The Liberals seem to see the native animals as an inconvenience, a pest, a crop destroyer and a nuisance. In the north-west at least 30 Tassie devils have been killed so far this year on the roads adjacent to the Van Dairy Company, but there has been silence from the Government and the EPA. Every year hundreds of thousands of native animals are authorised to be killed through game licences. Crop-protection permits to kill native animals are handed out in DPIPWE like, it seems, lollies at a party.

The duck hunting season started two weeks ago. There were 30 people on Moulting Lagoon protesting the start of the duck hunting season because we have, in this Government, a minister who does not even listen to the experts in his department, refused to take the advice last year of abandoning the duck hunting season because the pressure on wetlands from the mainland drought was so great that we are seeing fewer wetlands and fewer wetland birds overall in eastern Australia. We have to provide a refuge in Tasmania for birds that come here, seeking our wetlands in drought periods. We have to look after the native species we have. Nearly 50 000 were killed the year before last, but the minister ignored the advice. The community will not stop. The community will continue to argue that this is a cruel and pointless activity and it has to be abandoned completely.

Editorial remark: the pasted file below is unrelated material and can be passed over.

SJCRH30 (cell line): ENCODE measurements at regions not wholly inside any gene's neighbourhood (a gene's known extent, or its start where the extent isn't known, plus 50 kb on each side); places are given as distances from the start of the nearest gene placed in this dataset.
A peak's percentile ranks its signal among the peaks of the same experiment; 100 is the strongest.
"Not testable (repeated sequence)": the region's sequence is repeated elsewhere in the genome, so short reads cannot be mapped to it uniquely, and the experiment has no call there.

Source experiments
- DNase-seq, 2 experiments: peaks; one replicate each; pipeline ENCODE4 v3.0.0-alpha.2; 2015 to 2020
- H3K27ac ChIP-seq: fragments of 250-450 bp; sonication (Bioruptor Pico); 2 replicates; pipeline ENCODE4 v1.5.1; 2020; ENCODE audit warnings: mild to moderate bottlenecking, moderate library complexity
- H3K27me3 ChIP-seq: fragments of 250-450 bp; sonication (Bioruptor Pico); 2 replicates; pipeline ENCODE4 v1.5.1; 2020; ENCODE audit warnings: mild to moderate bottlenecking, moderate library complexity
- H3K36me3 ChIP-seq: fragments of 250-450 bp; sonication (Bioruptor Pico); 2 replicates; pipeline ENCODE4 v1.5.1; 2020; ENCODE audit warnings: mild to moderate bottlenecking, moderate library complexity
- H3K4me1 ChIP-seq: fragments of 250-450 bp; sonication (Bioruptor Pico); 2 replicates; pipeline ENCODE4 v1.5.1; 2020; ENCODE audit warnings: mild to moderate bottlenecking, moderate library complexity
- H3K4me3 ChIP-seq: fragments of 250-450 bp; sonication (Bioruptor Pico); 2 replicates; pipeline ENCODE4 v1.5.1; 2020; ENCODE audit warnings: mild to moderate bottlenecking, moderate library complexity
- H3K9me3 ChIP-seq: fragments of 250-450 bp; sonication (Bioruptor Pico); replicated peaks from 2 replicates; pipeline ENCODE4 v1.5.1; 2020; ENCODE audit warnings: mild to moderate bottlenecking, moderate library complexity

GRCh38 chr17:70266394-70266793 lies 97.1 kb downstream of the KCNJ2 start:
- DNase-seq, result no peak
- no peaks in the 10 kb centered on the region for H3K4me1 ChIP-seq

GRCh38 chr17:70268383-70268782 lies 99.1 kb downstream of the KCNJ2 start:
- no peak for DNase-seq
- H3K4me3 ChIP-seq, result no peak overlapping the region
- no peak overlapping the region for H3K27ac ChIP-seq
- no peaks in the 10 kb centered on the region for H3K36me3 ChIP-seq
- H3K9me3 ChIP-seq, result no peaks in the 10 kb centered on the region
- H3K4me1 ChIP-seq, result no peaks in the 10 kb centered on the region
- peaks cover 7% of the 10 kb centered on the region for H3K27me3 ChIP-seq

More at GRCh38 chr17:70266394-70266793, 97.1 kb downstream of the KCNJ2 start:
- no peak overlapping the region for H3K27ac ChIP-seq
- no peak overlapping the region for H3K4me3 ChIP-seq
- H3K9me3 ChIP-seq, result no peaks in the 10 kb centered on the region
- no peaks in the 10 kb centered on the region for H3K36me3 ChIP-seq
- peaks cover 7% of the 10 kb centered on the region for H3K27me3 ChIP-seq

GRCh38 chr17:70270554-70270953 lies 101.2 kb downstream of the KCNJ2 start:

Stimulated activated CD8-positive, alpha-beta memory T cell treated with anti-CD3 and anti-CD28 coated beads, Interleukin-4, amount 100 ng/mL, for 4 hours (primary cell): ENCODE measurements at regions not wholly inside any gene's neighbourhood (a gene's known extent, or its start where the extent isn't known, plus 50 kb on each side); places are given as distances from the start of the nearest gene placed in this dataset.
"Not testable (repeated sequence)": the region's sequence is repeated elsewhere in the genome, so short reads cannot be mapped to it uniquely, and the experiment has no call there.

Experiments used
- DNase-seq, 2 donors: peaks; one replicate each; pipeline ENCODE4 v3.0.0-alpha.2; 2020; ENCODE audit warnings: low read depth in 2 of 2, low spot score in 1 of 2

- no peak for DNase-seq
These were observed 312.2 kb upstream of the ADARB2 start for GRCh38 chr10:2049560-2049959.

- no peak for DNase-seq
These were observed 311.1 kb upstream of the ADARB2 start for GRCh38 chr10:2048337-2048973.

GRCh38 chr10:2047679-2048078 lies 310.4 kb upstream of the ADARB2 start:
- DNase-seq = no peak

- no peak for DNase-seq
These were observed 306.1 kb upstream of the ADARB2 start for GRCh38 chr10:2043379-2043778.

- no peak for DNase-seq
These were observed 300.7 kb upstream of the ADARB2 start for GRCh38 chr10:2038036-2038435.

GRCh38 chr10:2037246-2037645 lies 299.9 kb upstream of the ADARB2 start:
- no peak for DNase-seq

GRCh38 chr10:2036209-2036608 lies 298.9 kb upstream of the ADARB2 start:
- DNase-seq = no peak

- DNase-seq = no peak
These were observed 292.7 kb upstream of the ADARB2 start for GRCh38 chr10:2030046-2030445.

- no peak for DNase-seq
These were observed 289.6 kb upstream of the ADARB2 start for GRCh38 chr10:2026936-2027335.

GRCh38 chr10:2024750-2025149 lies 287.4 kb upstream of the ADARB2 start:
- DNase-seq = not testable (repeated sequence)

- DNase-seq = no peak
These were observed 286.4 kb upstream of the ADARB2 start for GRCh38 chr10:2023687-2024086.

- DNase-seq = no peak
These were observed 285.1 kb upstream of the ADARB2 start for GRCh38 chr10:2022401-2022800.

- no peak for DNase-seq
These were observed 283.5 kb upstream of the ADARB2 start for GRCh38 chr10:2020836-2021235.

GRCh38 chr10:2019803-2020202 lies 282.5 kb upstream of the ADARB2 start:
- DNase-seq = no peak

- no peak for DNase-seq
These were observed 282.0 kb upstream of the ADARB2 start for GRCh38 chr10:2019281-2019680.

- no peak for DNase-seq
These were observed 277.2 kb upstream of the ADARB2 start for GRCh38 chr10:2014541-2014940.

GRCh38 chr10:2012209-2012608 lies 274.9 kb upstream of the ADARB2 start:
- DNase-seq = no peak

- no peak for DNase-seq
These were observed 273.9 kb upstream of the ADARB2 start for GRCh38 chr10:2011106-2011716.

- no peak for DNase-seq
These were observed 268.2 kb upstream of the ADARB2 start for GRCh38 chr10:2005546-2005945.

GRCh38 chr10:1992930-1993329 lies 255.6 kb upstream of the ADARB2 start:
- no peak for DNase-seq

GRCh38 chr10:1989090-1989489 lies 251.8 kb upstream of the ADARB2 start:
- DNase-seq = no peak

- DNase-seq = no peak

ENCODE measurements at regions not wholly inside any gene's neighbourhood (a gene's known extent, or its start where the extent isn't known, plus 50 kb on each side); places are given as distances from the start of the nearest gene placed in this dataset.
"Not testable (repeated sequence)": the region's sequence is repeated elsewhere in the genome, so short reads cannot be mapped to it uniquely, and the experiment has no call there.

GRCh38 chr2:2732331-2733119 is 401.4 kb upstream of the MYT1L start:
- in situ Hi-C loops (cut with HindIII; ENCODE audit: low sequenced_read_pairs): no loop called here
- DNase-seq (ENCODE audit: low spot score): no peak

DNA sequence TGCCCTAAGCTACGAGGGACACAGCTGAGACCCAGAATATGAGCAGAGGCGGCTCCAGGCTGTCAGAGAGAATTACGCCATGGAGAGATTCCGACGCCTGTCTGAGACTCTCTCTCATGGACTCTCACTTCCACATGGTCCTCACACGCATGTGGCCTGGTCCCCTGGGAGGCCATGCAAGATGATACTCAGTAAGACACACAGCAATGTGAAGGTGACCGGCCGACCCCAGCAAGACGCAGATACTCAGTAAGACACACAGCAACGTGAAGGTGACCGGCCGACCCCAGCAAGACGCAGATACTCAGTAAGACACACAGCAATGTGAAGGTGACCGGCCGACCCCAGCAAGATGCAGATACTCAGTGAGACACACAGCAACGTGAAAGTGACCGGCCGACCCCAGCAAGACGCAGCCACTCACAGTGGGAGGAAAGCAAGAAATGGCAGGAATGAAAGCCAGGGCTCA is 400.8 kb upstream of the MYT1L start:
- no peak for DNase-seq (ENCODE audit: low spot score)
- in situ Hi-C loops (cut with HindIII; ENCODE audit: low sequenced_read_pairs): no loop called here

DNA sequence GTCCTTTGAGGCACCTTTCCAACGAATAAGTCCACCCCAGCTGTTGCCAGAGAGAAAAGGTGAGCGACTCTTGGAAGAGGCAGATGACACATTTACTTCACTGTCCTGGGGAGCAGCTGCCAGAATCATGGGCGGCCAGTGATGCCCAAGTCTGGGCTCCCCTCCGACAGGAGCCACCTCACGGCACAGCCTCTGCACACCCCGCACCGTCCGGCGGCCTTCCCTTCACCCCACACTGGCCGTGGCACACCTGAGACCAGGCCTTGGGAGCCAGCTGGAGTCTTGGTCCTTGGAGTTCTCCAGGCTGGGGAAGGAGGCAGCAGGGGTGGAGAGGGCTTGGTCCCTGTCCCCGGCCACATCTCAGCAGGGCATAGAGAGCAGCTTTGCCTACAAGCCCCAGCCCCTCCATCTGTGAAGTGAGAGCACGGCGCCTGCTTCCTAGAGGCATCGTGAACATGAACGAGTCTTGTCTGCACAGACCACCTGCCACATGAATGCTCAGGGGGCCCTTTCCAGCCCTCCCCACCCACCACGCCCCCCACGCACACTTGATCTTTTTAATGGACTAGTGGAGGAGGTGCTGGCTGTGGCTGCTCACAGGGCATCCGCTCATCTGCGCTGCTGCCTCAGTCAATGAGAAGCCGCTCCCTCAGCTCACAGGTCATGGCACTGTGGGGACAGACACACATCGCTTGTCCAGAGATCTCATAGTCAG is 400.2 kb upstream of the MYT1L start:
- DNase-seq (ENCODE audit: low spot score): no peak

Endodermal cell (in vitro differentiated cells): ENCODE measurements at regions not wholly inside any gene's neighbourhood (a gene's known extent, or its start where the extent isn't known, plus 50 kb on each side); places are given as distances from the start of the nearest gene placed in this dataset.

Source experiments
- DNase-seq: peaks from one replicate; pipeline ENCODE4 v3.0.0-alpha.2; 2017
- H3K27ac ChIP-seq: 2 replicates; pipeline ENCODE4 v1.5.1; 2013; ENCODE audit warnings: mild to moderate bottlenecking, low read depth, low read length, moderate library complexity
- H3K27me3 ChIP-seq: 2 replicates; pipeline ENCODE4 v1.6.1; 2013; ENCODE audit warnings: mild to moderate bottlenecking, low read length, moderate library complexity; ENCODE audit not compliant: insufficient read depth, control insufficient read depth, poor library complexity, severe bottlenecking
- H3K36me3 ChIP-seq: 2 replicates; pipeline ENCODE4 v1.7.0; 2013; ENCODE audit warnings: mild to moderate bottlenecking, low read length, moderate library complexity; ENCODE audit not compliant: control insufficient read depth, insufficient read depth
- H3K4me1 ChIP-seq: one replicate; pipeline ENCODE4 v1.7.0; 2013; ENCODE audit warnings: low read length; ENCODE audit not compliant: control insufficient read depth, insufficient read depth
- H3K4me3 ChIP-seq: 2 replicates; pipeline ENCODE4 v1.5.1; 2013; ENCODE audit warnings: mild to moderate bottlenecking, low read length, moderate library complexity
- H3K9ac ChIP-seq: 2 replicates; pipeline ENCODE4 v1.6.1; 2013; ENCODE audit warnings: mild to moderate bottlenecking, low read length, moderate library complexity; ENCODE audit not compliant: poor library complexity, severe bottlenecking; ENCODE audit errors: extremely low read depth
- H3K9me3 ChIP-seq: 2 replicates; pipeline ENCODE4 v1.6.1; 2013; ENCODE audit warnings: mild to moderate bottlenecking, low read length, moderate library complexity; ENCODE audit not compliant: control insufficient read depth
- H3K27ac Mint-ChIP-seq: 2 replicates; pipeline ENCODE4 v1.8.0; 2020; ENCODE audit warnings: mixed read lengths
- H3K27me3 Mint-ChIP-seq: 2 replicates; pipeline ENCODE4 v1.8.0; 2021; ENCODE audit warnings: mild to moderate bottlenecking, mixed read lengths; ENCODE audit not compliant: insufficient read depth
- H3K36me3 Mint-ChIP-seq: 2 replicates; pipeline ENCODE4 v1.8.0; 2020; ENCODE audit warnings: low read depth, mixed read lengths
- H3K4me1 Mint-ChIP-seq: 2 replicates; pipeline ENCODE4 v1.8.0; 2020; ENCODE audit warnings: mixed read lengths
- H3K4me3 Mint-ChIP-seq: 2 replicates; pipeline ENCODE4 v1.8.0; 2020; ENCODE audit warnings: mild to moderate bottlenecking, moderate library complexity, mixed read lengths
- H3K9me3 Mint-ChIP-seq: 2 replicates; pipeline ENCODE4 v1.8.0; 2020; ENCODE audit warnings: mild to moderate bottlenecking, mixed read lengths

The native species population data that is collected by DPIPWE is totally inadequate in reflecting the pace and scale of developments and climate change on impacting native species. We basically have no real idea how habitat and species survival is being impacted at the moment. It is an Orwellian move that the Liberals in Government have stopped the flow of information about the environment. They have stopped producing the state of the environment report completely, despite having a legislative responsibility to do one every four years. The last report card on the Tasmanian environment was in 2009, 12 years ago. It is shameful that this is the case. We should have had one in 2013 and 2017, and another one is due this year. I notice the Premier did not announce he would be doing it in his Address. Where is it?